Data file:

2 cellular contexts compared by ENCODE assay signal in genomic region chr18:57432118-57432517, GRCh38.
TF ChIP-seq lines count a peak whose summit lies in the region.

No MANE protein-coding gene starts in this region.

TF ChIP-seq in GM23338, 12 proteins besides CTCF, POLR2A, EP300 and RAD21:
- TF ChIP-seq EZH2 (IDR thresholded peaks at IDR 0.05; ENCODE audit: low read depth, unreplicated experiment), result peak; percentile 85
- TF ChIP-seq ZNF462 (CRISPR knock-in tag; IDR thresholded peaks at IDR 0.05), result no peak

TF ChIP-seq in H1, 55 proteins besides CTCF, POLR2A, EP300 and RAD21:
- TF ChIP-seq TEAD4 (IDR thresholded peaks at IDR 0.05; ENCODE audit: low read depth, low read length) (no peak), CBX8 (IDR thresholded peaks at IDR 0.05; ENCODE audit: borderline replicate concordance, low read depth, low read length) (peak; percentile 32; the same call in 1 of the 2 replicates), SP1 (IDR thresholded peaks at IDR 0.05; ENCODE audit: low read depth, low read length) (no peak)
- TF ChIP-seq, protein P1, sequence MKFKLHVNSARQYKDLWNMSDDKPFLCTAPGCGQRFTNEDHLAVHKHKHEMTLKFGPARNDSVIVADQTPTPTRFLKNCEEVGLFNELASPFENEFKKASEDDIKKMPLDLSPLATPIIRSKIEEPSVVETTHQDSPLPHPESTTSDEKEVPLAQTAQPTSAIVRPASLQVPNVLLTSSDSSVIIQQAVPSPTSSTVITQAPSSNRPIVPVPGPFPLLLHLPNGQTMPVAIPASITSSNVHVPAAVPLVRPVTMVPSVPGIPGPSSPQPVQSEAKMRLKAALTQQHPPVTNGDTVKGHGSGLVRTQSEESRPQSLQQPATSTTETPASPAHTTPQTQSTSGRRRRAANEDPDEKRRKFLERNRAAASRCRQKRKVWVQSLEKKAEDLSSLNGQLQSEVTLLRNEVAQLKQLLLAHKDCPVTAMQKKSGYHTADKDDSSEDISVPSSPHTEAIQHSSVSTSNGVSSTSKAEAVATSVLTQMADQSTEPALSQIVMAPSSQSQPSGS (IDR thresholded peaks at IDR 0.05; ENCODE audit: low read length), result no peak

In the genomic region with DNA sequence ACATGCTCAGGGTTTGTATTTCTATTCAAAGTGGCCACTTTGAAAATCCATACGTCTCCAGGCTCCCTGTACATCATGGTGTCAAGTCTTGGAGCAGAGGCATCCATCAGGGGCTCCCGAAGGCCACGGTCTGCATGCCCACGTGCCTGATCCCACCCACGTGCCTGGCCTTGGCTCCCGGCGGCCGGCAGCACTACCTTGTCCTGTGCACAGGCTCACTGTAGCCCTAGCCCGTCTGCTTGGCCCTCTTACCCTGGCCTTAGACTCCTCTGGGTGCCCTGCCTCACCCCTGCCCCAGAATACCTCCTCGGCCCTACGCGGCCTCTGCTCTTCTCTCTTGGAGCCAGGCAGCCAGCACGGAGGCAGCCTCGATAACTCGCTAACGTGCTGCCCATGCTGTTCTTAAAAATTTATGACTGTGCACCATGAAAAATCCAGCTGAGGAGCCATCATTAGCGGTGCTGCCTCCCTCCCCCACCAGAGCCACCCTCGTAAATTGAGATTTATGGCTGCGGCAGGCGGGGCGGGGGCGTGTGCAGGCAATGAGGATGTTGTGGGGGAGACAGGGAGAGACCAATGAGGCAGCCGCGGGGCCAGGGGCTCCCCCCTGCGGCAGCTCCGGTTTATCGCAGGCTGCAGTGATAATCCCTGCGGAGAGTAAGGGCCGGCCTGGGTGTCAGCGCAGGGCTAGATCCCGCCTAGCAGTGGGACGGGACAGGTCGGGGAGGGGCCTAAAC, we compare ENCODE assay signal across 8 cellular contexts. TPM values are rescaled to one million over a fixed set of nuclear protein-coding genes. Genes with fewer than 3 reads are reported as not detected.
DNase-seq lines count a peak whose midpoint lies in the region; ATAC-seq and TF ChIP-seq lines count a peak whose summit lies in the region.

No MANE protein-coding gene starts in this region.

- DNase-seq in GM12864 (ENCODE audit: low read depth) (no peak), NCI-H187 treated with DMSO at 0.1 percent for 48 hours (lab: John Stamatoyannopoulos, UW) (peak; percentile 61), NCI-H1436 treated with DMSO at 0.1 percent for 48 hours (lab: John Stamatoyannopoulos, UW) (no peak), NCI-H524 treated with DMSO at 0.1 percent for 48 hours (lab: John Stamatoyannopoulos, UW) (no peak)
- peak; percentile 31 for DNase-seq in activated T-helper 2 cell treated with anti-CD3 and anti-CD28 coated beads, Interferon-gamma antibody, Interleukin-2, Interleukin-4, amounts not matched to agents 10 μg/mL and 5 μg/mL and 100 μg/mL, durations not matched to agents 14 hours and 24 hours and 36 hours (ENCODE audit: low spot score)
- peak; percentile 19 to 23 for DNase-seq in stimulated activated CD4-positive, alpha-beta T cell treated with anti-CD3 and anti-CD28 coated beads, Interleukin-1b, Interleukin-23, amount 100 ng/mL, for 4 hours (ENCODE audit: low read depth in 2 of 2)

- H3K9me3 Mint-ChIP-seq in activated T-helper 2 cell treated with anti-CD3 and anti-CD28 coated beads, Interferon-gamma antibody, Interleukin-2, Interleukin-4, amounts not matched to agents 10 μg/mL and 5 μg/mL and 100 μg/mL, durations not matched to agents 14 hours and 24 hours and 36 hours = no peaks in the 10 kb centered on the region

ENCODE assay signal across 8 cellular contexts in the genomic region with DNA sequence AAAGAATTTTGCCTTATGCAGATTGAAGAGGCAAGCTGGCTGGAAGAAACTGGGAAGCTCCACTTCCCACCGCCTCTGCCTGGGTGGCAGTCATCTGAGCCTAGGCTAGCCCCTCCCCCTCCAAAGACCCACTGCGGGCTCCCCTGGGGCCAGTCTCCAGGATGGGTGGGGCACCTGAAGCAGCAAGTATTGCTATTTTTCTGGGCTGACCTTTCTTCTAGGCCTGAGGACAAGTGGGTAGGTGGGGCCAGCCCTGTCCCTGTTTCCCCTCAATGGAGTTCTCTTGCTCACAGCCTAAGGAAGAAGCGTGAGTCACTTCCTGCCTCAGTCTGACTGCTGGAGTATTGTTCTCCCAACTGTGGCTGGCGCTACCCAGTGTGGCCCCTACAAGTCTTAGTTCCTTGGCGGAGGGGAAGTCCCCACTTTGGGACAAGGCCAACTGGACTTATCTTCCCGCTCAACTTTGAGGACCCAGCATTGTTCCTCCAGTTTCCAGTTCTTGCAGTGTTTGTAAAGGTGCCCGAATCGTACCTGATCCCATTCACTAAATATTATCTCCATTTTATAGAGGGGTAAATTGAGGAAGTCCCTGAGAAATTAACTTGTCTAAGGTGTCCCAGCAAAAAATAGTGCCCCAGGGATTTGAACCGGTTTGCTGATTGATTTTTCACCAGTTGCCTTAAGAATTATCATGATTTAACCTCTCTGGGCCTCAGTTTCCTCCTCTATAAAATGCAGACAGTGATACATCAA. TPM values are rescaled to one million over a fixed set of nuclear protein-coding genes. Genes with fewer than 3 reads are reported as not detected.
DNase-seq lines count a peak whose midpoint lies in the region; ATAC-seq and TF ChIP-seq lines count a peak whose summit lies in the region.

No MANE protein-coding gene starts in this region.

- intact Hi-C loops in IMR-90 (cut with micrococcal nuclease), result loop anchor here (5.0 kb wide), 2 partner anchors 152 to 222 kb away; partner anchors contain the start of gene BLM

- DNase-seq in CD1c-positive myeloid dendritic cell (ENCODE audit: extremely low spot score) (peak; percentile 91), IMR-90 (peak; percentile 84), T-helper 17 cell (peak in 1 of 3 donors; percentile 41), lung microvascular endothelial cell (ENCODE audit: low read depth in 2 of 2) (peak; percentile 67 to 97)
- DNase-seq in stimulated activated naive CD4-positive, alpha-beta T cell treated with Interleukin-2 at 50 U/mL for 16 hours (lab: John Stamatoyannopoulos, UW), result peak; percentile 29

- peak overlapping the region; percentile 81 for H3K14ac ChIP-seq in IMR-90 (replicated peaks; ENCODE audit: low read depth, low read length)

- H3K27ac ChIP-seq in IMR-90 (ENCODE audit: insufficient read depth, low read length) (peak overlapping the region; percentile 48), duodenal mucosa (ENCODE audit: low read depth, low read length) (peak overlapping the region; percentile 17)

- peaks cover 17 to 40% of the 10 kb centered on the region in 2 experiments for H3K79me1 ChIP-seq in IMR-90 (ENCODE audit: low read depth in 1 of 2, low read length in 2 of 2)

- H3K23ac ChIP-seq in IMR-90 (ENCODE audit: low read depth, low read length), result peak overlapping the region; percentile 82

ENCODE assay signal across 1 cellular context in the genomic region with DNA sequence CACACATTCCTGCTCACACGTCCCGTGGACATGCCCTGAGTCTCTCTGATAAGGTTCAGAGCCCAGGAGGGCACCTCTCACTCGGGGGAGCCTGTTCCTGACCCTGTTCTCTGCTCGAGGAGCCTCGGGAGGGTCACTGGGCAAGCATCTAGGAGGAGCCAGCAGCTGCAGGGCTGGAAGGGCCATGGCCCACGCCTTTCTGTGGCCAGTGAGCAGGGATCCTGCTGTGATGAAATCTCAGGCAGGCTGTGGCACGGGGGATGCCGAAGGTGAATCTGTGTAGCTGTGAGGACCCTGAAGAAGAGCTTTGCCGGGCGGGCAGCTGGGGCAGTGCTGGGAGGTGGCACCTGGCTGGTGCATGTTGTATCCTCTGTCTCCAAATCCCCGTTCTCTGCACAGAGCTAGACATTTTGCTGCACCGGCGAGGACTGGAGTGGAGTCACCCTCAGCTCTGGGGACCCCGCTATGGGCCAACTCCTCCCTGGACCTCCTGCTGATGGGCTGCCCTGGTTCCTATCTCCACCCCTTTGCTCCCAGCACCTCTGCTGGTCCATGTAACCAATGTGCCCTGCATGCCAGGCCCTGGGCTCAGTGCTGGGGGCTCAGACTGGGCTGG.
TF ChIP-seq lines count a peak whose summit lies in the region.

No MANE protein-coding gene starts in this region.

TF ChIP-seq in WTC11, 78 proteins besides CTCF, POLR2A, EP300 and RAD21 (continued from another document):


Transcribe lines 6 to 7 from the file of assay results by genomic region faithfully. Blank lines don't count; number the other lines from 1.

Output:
- TF ChIP-seq ZNF462 (CRISPR knock-in tag; IDR thresholded peaks at IDR 0.05), result no peak

TF ChIP-seq in H1, 55 proteins besides CTCF, POLR2A, EP300 and RAD21: